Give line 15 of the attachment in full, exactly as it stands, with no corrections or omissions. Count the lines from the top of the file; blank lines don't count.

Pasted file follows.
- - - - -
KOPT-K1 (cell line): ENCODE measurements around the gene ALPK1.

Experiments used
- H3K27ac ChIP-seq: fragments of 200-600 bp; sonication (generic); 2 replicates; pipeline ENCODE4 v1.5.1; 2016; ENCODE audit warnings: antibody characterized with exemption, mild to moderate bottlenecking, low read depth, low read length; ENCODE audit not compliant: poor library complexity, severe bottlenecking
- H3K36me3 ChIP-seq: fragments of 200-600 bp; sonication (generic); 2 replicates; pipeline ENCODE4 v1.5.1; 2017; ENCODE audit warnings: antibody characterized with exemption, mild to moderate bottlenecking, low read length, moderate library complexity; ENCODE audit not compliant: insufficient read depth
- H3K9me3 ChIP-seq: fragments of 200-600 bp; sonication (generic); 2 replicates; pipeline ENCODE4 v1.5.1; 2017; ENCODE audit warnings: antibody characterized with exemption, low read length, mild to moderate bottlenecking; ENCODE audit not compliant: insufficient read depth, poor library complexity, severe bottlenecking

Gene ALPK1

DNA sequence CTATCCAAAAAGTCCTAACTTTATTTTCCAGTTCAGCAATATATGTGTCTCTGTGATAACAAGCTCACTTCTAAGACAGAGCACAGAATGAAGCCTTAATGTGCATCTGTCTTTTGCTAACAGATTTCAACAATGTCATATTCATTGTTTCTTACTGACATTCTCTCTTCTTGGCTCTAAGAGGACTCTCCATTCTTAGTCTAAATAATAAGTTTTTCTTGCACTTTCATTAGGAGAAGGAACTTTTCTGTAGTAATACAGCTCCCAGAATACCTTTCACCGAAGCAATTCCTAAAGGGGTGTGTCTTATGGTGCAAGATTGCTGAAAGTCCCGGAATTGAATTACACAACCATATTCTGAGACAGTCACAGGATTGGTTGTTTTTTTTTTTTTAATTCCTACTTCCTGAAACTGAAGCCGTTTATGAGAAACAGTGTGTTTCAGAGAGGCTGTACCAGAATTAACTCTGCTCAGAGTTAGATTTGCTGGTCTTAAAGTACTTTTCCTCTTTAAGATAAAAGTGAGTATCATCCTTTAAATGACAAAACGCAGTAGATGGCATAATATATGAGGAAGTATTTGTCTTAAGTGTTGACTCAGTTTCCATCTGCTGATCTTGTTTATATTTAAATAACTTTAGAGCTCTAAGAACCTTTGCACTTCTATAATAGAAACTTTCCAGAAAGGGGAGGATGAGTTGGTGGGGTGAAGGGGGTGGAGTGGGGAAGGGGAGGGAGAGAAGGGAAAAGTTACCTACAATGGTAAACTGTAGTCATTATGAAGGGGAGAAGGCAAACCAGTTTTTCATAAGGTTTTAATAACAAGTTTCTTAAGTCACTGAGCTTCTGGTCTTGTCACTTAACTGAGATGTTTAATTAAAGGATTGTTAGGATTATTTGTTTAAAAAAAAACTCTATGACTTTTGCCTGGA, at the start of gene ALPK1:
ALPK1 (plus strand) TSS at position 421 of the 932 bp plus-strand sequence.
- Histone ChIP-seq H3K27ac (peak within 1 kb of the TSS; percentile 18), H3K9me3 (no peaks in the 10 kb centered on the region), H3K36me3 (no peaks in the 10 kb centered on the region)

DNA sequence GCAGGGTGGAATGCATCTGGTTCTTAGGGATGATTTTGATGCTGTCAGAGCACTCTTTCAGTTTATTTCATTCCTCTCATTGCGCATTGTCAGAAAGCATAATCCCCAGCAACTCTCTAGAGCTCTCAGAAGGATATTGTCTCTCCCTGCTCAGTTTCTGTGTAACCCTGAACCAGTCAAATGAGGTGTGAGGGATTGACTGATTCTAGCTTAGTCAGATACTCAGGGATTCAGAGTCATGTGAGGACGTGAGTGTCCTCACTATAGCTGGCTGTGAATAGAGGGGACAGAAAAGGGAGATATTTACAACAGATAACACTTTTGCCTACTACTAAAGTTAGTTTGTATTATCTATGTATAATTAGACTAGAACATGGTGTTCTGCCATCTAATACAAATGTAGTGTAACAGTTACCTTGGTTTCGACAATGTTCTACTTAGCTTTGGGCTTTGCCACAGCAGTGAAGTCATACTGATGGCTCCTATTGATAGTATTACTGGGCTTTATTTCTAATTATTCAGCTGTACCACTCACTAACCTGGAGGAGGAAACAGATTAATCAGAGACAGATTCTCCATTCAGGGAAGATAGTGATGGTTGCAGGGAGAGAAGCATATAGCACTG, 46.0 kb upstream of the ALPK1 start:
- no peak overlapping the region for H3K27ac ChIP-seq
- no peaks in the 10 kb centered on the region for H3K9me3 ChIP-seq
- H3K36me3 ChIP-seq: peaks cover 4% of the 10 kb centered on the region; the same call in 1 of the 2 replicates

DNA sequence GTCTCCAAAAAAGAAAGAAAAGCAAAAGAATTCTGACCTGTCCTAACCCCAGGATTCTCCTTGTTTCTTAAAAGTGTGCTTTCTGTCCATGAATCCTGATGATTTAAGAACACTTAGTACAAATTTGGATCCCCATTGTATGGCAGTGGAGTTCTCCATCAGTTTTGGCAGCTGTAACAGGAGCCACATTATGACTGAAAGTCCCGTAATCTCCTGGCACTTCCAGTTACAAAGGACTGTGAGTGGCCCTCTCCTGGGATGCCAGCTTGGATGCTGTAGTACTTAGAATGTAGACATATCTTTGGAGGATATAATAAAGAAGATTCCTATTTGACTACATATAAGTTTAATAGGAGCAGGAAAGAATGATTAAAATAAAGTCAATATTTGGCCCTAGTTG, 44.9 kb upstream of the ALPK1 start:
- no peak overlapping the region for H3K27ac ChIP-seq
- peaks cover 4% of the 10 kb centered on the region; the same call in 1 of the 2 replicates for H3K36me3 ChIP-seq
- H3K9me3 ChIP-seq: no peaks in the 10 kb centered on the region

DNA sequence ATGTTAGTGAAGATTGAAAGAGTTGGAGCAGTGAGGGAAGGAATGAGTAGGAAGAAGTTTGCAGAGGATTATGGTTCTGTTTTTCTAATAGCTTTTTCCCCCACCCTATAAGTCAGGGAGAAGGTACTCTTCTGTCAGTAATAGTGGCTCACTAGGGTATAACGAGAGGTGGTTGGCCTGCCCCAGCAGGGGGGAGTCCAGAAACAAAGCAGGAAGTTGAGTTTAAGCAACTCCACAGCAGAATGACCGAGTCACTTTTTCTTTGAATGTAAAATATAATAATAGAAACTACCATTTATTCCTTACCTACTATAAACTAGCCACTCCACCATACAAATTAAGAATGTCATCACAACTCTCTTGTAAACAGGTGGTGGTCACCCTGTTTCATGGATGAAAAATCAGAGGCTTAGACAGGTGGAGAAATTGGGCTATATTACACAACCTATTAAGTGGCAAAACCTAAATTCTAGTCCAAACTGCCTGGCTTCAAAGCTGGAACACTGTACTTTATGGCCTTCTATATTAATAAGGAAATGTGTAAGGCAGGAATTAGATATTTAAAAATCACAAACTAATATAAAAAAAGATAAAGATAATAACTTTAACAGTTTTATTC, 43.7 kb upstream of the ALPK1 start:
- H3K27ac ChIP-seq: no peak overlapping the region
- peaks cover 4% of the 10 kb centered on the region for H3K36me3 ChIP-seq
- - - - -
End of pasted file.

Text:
- no peak overlapping the region for H3K27ac ChIP-seq